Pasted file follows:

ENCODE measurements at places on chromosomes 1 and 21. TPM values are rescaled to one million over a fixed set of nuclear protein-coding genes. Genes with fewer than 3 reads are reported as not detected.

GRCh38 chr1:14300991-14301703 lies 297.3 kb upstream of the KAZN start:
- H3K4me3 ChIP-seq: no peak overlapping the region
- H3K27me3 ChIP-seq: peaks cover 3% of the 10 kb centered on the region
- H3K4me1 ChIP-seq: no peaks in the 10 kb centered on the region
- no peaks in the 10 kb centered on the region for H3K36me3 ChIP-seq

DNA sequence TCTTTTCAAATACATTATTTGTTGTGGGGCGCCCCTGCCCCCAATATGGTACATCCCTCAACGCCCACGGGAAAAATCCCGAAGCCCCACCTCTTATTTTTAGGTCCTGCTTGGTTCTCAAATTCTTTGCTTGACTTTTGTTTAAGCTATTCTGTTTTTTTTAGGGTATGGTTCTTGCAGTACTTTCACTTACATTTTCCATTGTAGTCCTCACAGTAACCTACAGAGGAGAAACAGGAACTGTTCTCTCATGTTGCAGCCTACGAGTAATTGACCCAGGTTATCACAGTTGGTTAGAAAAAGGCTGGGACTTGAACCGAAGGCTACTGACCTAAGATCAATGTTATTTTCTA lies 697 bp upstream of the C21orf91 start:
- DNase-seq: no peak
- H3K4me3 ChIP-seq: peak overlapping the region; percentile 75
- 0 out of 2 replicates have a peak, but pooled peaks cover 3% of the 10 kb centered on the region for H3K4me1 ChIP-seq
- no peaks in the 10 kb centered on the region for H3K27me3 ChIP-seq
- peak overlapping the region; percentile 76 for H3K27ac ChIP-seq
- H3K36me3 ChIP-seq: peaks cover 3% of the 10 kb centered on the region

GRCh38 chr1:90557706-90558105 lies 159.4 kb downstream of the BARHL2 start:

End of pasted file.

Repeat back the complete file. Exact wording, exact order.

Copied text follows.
ENCODE measurements at places on chromosomes 1 and 21. TPM values are rescaled to one million over a fixed set of nuclear protein-coding genes. Genes with fewer than 3 reads are reported as not detected.

GRCh38 chr1:14300991-14301703 lies 297.3 kb upstream of the KAZN start:
- H3K4me3 ChIP-seq: no peak overlapping the region
- H3K27me3 ChIP-seq: peaks cover 3% of the 10 kb centered on the region
- H3K4me1 ChIP-seq: no peaks in the 10 kb centered on the region
- no peaks in the 10 kb centered on the region for H3K36me3 ChIP-seq

DNA sequence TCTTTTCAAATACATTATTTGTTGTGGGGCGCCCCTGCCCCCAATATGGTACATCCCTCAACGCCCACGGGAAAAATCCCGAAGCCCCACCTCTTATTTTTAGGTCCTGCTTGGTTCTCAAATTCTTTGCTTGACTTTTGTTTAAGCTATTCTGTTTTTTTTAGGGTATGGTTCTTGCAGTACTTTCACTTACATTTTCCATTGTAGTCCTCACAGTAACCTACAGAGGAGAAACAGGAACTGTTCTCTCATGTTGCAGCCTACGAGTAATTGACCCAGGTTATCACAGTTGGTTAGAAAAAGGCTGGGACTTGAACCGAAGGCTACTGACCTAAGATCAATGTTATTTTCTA lies 697 bp upstream of the C21orf91 start:
- DNase-seq: no peak
- H3K4me3 ChIP-seq: peak overlapping the region; percentile 75
- 0 out of 2 replicates have a peak, but pooled peaks cover 3% of the 10 kb centered on the region for H3K4me1 ChIP-seq
- no peaks in the 10 kb centered on the region for H3K27me3 ChIP-seq
- peak overlapping the region; percentile 76 for H3K27ac ChIP-seq
- H3K36me3 ChIP-seq: peaks cover 3% of the 10 kb centered on the region

GRCh38 chr1:90557706-90558105 lies 159.4 kb downstream of the BARHL2 start: